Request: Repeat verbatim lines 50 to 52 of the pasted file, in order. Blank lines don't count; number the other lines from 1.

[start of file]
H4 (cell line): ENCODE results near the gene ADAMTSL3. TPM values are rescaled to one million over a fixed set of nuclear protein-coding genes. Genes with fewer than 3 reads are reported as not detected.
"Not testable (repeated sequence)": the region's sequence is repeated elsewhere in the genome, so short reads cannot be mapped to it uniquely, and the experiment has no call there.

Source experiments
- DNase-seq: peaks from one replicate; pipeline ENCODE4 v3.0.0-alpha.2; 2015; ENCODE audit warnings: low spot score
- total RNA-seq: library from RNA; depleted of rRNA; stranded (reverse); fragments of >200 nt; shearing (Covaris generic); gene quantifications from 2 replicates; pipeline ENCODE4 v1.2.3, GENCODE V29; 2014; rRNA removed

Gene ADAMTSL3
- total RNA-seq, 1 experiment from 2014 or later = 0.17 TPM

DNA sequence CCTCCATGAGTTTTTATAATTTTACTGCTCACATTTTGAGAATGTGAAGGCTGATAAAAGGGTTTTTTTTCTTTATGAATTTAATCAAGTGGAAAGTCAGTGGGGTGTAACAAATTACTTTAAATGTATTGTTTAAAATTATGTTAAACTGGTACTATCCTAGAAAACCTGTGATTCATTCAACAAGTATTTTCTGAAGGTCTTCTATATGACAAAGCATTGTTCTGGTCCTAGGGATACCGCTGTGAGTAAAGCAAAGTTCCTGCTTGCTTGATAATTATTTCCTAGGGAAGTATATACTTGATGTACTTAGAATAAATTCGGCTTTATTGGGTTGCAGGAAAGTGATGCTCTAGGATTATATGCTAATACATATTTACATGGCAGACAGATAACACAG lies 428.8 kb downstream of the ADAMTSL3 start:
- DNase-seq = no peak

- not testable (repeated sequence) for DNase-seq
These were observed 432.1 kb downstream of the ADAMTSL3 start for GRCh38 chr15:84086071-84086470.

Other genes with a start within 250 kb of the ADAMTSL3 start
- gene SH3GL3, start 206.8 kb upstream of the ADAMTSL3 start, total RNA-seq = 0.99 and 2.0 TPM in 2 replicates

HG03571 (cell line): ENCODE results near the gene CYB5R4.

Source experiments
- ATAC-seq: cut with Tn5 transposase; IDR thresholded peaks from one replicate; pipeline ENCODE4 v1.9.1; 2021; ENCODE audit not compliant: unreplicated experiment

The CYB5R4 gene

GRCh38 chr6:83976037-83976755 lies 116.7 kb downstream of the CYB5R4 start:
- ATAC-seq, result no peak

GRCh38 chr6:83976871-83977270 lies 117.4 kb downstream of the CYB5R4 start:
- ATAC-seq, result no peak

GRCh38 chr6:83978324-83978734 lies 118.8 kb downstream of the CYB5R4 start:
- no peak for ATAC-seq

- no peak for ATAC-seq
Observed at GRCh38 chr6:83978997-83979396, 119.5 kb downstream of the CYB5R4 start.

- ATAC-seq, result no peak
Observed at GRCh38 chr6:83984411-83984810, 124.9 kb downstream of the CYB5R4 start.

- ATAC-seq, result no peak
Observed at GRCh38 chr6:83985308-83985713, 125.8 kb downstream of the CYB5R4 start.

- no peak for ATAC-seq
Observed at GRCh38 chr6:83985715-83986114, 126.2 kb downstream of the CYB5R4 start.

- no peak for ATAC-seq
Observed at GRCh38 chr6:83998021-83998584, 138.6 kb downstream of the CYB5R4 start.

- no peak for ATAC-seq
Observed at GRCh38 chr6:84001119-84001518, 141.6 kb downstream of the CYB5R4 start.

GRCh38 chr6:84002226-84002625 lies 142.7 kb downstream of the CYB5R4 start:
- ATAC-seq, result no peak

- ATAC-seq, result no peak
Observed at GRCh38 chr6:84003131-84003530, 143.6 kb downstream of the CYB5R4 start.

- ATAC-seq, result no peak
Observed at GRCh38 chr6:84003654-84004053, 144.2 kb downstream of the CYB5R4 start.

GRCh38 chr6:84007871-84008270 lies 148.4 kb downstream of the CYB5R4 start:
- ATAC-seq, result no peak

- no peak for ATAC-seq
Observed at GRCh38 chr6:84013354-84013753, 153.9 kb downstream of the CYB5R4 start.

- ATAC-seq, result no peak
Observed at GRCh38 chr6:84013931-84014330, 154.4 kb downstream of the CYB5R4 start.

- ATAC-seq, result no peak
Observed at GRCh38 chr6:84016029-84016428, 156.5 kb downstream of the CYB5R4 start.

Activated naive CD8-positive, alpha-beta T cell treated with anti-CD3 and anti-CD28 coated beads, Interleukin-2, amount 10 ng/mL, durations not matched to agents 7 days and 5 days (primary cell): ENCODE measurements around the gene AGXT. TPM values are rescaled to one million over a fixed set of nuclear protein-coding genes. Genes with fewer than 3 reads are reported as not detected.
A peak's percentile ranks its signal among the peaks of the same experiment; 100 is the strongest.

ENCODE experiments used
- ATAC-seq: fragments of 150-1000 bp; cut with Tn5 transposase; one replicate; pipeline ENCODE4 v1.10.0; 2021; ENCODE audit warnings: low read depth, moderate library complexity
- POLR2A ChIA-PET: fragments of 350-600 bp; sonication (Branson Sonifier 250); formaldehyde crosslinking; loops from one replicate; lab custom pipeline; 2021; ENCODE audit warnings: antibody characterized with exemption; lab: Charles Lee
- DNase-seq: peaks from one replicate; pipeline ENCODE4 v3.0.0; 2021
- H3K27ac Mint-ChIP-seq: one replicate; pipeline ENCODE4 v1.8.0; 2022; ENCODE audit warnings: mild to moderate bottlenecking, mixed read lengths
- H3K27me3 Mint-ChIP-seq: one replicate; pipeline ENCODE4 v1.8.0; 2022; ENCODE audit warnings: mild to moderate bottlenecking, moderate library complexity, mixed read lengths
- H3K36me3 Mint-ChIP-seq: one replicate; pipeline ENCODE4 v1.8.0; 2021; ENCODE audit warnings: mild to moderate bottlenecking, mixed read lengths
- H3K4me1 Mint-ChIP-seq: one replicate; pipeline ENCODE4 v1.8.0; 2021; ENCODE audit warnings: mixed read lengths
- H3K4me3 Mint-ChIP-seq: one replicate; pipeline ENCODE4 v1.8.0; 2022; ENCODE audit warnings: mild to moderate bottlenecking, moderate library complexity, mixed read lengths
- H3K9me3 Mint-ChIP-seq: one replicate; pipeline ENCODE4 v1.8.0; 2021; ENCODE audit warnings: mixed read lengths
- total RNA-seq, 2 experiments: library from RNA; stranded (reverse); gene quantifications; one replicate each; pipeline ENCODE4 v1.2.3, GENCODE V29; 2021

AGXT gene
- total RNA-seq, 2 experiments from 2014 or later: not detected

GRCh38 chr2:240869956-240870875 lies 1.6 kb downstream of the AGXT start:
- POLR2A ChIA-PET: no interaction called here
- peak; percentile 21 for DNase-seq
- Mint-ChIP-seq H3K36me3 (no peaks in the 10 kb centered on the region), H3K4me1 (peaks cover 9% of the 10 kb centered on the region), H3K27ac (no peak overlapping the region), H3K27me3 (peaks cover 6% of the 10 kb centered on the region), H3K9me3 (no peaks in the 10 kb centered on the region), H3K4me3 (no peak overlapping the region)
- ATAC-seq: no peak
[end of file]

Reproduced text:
Activated naive CD8-positive, alpha-beta T cell treated with anti-CD3 and anti-CD28 coated beads, Interleukin-2, amount 10 ng/mL, durations not matched to agents 7 days and 5 days (primary cell): ENCODE measurements around the gene AGXT. TPM values are rescaled to one million over a fixed set of nuclear protein-coding genes. Genes with fewer than 3 reads are reported as not detected.
A peak's percentile ranks its signal among the peaks of the same experiment; 100 is the strongest.

ENCODE experiments used